Reduce and eliminate duplicate content

As discussed in this post on duplicate content, search engines will filter out duplicate content and may even levy an penalty against your site for publishing it. Having excessive out-of-control parameterized URLs all pointing to the same content substantially increases your chances of getting dinged for having duplicate content.

Launching a website? Have you considered the search engine implications?

Hopefully you have, but if not we can help. Whether you have a small business site or larger enterprise site, let us eliminate the stress and worry of launching your website for maximum search engine success. See our small business seo services or seo consulting services for more details.

Information architecture is a broad and interesting field that spans many information domains – not just the web and SEO. If you know of any good tools, articles, or other information architecture resources please share in the comments below.

About John Somerton

John Somerton is a web marketing strategist and creator of the Keyword Unity methodology for developing search engine marketing strategy. He lives in St. John's, Newfoundland, Canada.


  1. Oli Gardner says:

    Great post John.

    I particularly like your points about the “phone test” and “crawl budget”.

    I remember having a session at a previous company where we had a domain branding session over a conference call. It was especially evident that certain domain names that people thought had potential would never pass the phone or radio test in terms of the ability for a listener to phonetically recall a correct spelling having heard the URL without seeing it.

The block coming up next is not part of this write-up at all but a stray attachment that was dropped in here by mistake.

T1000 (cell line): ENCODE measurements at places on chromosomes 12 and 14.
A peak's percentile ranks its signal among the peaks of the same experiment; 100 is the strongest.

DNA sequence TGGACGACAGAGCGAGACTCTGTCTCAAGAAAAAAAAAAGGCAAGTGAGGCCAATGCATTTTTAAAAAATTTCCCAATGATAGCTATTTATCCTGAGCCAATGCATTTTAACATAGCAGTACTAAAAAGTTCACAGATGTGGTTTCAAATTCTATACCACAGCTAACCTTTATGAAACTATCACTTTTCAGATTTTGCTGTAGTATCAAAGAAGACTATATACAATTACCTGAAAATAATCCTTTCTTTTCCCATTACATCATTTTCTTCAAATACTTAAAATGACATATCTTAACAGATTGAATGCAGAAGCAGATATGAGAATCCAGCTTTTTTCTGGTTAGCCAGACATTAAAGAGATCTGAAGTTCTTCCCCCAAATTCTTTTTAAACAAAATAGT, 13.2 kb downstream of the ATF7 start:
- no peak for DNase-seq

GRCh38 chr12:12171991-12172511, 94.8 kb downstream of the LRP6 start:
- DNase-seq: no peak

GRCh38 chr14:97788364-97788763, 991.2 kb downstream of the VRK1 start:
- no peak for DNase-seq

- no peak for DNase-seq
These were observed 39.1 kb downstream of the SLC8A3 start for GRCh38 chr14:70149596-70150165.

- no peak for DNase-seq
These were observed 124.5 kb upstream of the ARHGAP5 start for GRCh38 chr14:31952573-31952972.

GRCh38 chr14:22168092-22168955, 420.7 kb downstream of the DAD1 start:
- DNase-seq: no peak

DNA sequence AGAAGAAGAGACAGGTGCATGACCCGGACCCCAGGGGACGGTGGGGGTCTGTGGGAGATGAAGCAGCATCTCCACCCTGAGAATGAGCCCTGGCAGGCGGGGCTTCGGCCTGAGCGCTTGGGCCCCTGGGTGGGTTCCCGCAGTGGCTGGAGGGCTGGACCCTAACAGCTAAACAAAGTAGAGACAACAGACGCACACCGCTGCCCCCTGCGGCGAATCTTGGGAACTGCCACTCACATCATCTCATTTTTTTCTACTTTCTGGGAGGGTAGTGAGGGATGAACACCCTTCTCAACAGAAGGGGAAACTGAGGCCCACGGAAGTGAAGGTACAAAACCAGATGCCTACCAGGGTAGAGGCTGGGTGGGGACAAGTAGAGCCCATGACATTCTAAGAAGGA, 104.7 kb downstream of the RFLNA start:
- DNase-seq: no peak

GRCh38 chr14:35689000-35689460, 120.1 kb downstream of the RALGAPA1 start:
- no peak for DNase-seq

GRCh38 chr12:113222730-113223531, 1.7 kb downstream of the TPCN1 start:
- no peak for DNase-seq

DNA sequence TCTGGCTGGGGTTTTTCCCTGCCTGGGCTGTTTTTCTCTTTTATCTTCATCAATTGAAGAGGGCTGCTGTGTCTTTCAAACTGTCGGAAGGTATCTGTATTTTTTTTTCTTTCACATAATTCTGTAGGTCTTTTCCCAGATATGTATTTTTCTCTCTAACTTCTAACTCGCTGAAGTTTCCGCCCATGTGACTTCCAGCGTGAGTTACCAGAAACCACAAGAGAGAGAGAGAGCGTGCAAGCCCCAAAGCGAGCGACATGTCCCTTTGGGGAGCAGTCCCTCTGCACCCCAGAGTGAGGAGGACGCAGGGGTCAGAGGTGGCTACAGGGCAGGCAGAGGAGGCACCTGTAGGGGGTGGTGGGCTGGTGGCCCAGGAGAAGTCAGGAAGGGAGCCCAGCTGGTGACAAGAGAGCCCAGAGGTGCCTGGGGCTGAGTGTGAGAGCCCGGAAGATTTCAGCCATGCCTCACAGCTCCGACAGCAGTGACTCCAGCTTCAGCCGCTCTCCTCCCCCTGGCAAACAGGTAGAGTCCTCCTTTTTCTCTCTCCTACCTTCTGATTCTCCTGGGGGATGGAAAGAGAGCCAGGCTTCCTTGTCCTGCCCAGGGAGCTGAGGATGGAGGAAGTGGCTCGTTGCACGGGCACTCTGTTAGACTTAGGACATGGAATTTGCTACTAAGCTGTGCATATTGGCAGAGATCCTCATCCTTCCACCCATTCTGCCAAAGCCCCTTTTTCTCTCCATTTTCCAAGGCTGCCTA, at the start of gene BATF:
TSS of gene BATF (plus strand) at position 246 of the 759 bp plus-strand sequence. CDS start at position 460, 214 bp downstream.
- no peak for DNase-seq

2. Thanks for stopping by Oli.

    Domain/brand name selection is an excellent example of passing the phone test – in fact just last night I ran into that very problem when trying to route my brother-in-law over Skype to a project I’m working on –

    The brand meets the keyword test, in that we are selling suits online, but is especially hard to tell people about given the product itself is tangible and traditional (i.e. not digital) and lends itself more readily to offline word of mouth communication in the form of – “Hey, need a suit? You should check out … Suit U-P-P …. yeah Suit Up with two p’s…” is how the conversation often goes.


  3. Hi John,

    This is a great post!

    I would like to add something and get your feedback on my input. :)

    Would it be cleaner to to add an Alaska folder to each product line? Then use the page name for keyword opportunities?

    Just curious about your take on that.

    Thank you and keep up the great content!!!


    • Carl, that would certainly be a cleaner approach for a large site with lots of information to organize.

      I would pay more attention to your internal linking structure to insure that, from a crawler’s perspective, the pages you want to index and rank are not too many hops away from the homepage.

      I’ve yet to see clear evidence one way or the other regarding Google’s treatment of directory structures as a ranking signal. But you are correct, it does get the keyword into the URL in a cleaner way.

      This post from 2009 might also shed some light on whether it’s better to have the keyword in the folder vs. the file path:

  4. Corina says:

    John, great article – found you from “website structure keywords url”… crawl budget is defintely a valid factor. I use robots.txt to disallow indexing of the privacy policy, accessiblity, terms and conditions and other bumph on the site which – although useful once on the site – does not need to take up crawl resources, and would not be something customers would search for you on. We are a small commercial and residential property agent, so I allow indexing of an images subfolder containing the properties we have for sale, but disallow the remainder of images since they are stock photography, buttons etc.